Once to a prospective buyer and then to the bank (through the bank’s appraisal)
In today’s housing market, where supply is low and demand is high, home values are increasing. Many experts are projecting that home values could appreciate by another 5%+ over the next twelve months. One major challenge in such a market is the bank appraisal.
If prices are surging, it is difficult for appraisers to find adequate, comparable sales (similar houses in the neighborhood that recently closed) to defend the selling price when performing the appraisal for the bank.
Every month in their Home Price Perception Index (HPPI), Quicken Loans measures the disparity between what a homeowner who is seeking to refinance their home believes their house is worth, as compared to an appraiser’s evaluation of that same home.
Bill Banfield, VP of Capital Markets at Quicken Loans urges anyone looking to buy or sell in today’s market to remember the impact of this challenge:
“While a 1 or 2 percent difference in home value opinions may not seem like a lot, it could be enough to derail a mortgage.
A homeowner [or a buyer] could be forced to bring more cash to closing in order to make a mortgage work if the appraisal is lower than expected. On the other hand, if an appraisal comes in higher, they could be surprised with more equity than they had planned. Either way, if owners are aware of their local markets it will lead to smoother mortgage transactions.”
The chart above illustrates the changes in home price estimates over the last 12 months.
Headed to settlement next week with a happy couple buying a beautiful home in Herndon, VA. Due to the appraisal coming in over the sales price they have instant equity, BUT I am hearing from my colleagues that some of their appraisals are coming in low. Appraisals can be challenged and sometimes it's successful. If the property doesn't appraise for the contracted sales price the parities in the transaction have to make decisions. If the seller and buyer can agree, they can negotiate a modified sales price. If this cannot be agreed upon, the contract of sale can be voided. The challenge for the seller is with many loan types such as a VA loan, the appraisal sticks with the property for several months which limits the buying pool available to the property.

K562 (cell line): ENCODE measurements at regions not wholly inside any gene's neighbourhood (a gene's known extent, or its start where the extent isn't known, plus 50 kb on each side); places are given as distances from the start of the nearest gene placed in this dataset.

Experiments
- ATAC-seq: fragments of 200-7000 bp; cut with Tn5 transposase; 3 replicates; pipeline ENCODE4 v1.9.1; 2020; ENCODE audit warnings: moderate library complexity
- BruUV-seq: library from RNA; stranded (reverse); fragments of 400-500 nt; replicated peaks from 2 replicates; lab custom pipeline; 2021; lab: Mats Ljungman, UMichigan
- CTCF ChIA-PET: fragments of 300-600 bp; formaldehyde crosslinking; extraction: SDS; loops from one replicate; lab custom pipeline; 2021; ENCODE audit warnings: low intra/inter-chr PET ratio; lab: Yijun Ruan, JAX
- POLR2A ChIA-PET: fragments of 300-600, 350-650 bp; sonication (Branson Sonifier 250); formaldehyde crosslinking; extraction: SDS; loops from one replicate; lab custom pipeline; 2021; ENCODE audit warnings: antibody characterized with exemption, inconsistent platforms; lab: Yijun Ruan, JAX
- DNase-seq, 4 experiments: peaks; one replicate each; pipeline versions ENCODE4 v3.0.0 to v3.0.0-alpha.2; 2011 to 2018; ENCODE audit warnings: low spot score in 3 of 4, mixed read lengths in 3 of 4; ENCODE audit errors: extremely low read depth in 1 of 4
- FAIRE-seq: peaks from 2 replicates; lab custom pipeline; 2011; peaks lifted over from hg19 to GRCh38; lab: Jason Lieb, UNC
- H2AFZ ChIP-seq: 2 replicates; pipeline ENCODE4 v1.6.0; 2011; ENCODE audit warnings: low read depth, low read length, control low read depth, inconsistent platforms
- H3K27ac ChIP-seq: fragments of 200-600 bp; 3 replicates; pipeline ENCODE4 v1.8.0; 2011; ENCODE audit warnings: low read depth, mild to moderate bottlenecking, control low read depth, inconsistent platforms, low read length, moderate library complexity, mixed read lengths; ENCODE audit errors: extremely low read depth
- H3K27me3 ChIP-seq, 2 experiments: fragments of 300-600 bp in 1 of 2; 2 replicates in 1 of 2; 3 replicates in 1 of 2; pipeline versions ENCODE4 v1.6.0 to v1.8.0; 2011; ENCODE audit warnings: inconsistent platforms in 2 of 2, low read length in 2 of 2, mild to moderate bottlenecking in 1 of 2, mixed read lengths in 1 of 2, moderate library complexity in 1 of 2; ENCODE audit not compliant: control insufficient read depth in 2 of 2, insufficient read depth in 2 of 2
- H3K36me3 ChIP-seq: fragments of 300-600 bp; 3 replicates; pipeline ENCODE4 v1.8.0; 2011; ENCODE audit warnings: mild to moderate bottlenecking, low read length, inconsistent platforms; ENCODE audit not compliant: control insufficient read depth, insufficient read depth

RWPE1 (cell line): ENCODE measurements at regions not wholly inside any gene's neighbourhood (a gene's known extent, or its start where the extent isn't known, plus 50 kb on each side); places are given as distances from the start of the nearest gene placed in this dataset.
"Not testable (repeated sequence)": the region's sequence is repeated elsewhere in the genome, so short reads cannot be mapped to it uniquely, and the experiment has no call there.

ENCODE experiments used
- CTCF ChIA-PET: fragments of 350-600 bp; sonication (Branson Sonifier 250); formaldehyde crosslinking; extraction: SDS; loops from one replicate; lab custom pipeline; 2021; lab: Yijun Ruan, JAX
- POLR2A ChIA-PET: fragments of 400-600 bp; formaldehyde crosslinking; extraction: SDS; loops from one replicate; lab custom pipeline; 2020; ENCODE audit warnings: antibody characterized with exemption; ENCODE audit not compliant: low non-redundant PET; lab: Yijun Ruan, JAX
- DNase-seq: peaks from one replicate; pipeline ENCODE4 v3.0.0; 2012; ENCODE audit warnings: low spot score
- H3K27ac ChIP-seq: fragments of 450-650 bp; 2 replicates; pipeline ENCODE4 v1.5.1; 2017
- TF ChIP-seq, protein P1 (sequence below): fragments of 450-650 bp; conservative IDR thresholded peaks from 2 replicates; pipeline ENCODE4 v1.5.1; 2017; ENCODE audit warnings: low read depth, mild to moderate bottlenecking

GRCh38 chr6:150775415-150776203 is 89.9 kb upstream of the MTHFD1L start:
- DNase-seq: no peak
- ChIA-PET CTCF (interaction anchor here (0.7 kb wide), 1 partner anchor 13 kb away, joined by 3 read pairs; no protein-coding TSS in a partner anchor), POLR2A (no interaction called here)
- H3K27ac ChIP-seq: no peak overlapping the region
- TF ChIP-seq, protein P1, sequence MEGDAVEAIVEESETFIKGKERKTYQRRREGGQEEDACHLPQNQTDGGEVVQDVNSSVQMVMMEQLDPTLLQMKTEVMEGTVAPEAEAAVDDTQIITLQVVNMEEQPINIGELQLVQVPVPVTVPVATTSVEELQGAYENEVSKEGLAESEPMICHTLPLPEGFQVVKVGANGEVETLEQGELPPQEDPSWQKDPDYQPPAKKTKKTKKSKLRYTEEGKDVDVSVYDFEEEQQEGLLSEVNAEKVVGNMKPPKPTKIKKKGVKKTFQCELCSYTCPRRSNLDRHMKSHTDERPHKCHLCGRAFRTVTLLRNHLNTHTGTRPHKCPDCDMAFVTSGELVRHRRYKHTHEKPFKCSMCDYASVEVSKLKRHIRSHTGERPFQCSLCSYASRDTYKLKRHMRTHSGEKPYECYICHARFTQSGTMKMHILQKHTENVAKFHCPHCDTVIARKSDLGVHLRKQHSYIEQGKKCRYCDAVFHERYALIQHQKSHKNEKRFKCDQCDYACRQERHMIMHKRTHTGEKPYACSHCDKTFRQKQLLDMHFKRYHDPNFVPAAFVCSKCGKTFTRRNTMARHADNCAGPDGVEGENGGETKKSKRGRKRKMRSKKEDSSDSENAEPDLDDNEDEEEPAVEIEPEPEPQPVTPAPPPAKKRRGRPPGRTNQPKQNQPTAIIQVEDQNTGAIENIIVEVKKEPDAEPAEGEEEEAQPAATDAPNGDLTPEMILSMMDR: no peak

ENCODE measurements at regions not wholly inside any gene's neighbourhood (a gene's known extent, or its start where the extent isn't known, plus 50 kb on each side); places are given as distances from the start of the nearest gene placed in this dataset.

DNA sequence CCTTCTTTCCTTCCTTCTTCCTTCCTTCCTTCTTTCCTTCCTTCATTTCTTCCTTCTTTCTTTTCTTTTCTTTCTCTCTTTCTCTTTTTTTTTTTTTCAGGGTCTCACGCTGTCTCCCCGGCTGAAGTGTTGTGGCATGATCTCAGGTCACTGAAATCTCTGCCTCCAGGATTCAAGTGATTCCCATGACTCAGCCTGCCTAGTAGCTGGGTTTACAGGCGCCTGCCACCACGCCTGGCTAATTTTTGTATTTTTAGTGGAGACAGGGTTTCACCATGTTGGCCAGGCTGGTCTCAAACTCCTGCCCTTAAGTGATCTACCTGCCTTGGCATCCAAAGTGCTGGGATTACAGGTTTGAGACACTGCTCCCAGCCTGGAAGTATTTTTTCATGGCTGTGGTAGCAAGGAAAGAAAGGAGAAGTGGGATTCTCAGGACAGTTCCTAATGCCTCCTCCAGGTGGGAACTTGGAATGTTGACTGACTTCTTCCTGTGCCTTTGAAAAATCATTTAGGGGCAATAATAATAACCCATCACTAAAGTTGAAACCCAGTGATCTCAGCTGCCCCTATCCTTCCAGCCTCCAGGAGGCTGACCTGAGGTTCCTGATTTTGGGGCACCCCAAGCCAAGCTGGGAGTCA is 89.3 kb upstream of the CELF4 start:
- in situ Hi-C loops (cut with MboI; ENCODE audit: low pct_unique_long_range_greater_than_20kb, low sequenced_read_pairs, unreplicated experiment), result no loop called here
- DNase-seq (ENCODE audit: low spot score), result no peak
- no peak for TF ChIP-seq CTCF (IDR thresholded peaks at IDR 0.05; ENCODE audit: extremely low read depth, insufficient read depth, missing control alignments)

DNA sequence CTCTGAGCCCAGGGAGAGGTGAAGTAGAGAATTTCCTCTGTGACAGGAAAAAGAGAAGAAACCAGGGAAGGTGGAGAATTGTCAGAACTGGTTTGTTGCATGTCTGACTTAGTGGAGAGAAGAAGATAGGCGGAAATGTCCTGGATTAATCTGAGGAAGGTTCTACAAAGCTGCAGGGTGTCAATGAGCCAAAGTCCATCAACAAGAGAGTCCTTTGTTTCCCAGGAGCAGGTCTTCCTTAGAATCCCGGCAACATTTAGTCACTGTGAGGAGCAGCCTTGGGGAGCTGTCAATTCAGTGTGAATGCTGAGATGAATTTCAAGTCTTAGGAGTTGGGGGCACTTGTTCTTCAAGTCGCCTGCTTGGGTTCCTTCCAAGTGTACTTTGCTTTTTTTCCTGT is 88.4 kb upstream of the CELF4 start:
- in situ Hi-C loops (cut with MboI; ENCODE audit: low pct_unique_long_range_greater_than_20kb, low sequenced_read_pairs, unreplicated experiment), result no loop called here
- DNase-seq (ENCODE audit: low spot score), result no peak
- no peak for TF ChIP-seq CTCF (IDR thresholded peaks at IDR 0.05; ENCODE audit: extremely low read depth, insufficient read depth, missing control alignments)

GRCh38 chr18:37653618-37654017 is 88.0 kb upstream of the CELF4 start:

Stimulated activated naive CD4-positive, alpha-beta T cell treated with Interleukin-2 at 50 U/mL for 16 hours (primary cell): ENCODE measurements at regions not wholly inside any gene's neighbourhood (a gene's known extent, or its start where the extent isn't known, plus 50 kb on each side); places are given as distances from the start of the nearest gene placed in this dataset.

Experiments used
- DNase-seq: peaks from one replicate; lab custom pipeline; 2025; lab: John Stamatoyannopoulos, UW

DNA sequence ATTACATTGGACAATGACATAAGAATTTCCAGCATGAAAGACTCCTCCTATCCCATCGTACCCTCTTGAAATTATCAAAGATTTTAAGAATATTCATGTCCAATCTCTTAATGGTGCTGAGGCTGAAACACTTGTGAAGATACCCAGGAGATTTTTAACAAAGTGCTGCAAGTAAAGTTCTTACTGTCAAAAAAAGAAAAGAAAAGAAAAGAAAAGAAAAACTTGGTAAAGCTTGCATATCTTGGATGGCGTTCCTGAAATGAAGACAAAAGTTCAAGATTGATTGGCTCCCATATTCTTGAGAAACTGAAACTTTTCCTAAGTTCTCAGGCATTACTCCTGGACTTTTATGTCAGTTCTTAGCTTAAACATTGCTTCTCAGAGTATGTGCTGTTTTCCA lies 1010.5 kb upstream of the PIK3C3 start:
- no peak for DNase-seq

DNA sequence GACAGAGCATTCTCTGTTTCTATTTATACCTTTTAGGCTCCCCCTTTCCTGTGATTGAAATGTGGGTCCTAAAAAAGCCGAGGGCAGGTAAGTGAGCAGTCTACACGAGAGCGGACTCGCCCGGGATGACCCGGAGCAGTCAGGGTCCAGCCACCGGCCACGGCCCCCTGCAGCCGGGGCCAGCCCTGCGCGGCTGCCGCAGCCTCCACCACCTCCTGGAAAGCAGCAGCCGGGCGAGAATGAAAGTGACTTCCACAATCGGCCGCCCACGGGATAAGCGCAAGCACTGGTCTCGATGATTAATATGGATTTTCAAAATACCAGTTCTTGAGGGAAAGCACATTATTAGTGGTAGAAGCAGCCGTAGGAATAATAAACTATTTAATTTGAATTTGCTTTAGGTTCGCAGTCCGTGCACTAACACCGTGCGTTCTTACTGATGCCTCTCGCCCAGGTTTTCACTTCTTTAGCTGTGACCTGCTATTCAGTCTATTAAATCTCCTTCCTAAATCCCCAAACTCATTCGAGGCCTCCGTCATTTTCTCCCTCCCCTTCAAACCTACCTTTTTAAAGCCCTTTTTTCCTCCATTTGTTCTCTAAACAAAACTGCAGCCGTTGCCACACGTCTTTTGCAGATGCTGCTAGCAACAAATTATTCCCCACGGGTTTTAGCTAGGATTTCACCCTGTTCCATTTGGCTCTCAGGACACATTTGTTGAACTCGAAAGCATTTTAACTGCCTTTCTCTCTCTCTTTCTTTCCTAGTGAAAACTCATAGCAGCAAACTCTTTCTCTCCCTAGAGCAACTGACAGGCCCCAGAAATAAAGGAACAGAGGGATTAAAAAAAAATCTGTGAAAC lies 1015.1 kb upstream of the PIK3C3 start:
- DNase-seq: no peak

Every house on the market has to be sold twice; once to a prospective buyer and then to the bank (through the bank’s appraisal). With escalating prices, the second sale might be even more difficult than the first. If you are planning on entering the housing market this year, let’s get together to discuss this and any other obstacle that may arise.